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Posts Tagged ‘Complexity

What 108M Lines of Code do not Tell Us

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Source: Nemo

Coming on the heels of Gartner’s research note projecting $1 trillion in IT Debt by 2015, CAST’s study provided a more granular view of the debt, estimating an average of over $1 million in technical debt per application in a sample of 288 applications. Between these two studies, the situation examined at the micro-level seems to be quite consistent with the state of affairs estimated and projected at the macro-level.

My hunch is that the gravity of the situation from a software quality and maintenance perspective is actually masked by efforts of IT staffs to compensate for programming problems through operational excellence. For example, carefully staged deployment and quick rollback often enable coping with defects that could/should have been handled through higher test coverage, lesser complexity or a more acceptable level of code duplication.

Part of the reason that the masking effects of IT staffs are not always fully appreciated is that they are embedded in the business design of IT Outsourcing companies. The company to which you outsourced your IT is ‘making a bet’ it can run your IT better than you can. It often succeeds in so doing. The unresolved defects in your old code plus those that evolved over time through software decay have not necessarily been fixed. Rather, the manifestations of these defects are  handled operationally in a more efficient manner.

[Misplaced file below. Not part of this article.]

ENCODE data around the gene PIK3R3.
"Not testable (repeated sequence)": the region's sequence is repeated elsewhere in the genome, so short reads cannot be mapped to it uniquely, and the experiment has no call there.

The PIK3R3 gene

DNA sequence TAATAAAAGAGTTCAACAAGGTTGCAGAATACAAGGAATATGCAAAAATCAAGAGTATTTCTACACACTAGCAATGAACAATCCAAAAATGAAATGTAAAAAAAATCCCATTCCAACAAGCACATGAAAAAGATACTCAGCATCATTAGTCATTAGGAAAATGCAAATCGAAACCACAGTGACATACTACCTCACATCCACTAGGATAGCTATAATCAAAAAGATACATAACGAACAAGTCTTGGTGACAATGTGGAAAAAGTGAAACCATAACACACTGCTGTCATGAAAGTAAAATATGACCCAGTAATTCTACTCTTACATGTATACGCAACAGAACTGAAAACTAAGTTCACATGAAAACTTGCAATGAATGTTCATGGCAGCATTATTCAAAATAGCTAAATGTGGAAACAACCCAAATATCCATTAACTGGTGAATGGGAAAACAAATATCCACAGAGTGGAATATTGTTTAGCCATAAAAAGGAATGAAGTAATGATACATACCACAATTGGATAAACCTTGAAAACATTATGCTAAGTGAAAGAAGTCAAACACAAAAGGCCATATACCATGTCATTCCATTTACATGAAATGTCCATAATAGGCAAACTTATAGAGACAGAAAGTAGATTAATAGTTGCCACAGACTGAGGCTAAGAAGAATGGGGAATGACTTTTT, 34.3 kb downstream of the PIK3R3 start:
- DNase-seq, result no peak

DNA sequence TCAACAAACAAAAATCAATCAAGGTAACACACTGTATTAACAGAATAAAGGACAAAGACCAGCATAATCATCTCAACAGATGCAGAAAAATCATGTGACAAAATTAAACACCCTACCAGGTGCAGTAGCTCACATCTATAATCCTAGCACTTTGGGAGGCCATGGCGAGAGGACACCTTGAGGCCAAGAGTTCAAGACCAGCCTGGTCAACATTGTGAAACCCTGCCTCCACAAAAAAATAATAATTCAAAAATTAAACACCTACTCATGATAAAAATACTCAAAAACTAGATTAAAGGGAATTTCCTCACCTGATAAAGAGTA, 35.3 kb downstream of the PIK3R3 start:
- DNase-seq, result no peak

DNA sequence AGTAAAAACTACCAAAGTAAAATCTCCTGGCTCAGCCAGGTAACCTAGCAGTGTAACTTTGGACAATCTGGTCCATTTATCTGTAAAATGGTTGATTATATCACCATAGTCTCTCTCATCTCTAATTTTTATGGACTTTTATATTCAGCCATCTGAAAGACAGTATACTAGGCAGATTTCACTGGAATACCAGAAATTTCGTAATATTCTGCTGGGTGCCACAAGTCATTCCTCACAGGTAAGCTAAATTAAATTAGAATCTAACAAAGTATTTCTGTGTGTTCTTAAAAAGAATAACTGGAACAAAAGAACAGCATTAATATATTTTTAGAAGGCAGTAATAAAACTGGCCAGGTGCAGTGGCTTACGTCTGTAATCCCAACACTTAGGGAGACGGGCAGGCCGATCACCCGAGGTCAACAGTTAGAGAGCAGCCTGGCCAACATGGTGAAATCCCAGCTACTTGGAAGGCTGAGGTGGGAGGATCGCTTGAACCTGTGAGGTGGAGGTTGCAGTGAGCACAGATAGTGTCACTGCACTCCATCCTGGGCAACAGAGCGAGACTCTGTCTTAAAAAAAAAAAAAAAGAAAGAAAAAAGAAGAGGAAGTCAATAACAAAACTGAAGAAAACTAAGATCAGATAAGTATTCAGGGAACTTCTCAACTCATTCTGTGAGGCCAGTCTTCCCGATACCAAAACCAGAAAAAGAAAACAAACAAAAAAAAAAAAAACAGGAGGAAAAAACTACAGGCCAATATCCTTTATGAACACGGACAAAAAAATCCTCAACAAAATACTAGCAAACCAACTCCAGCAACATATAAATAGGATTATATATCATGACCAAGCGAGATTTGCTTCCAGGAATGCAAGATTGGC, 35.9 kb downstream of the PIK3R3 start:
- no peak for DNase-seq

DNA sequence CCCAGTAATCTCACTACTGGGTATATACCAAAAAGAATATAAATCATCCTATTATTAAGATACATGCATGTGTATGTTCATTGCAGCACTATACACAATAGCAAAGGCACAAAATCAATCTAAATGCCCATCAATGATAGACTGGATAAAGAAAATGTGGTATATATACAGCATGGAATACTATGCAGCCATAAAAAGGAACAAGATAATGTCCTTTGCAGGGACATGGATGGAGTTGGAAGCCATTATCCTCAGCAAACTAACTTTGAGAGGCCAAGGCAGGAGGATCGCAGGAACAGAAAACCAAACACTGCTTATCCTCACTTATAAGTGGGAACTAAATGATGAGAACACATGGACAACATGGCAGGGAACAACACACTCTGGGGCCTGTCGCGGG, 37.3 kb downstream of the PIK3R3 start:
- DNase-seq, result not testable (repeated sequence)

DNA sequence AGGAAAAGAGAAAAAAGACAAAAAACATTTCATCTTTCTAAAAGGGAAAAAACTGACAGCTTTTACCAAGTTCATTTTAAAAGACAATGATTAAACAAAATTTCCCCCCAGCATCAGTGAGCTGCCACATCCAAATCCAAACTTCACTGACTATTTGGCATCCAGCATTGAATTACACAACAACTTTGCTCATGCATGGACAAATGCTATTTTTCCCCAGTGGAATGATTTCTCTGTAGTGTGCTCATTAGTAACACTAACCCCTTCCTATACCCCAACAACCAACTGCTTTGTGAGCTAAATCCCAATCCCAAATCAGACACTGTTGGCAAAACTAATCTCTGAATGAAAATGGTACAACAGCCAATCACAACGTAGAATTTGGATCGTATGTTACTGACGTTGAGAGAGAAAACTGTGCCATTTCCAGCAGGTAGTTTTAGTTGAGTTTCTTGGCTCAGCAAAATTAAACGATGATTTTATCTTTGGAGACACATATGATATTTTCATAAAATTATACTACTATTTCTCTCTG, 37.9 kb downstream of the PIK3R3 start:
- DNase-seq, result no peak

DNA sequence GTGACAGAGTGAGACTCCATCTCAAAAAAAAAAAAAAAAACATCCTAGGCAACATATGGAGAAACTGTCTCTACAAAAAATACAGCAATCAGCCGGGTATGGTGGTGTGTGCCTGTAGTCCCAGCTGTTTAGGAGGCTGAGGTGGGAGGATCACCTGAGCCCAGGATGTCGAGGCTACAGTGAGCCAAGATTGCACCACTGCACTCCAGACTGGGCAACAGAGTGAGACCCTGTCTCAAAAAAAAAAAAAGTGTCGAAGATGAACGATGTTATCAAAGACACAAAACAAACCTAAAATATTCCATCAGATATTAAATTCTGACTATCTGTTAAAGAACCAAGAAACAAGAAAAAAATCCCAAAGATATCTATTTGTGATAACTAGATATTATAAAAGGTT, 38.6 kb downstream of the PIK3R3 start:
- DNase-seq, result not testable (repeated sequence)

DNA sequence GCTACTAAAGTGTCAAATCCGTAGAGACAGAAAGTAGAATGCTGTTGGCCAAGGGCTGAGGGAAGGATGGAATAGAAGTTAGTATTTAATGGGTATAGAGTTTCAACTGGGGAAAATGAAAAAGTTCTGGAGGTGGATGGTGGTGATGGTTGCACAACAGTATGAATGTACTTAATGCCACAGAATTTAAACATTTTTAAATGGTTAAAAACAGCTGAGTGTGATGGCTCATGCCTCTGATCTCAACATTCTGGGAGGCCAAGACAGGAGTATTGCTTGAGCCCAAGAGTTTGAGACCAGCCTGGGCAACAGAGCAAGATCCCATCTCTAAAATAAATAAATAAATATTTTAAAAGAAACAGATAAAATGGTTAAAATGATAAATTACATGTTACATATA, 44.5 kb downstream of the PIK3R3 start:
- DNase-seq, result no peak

Think again if your visceral reaction to the technical debt situation described in the Gartner research note and the CAST study is of the “This can’t possibly be true” variety. It is what it is – just take a quick look at Nemo to see representative technical debt data with your own eyes. And, as indicated in this post, it might even be worse than what it looks. As Gartner puts it:

The results of such [IT Debt] an assessment will be, at best, unsettling and, at worst, truly shocking.

Cutter’s Technical Debt Assessment and Valuation Service

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Source: Cutter Technical Debt and Valuation Service

The Cutter Consortium has announced the availability of the Technical Debt Assessment and Valuation Service. The service combines static code analytics with dynamic program analytics to give the client “x-rays” of the software being examined at any desired granularity – from the whole project portfolio to a single instruction. It breaks down technical debt into the areas of coverage, complexity, duplication, violations and comments. Clients get an aggregate dollar figure for “paying back” debt that they can then plug into their financial models to objectively analyze their critical software assets. Based on these metrics, they can make the best decisions about their ongoing strategy for the software development effort under scrutiny.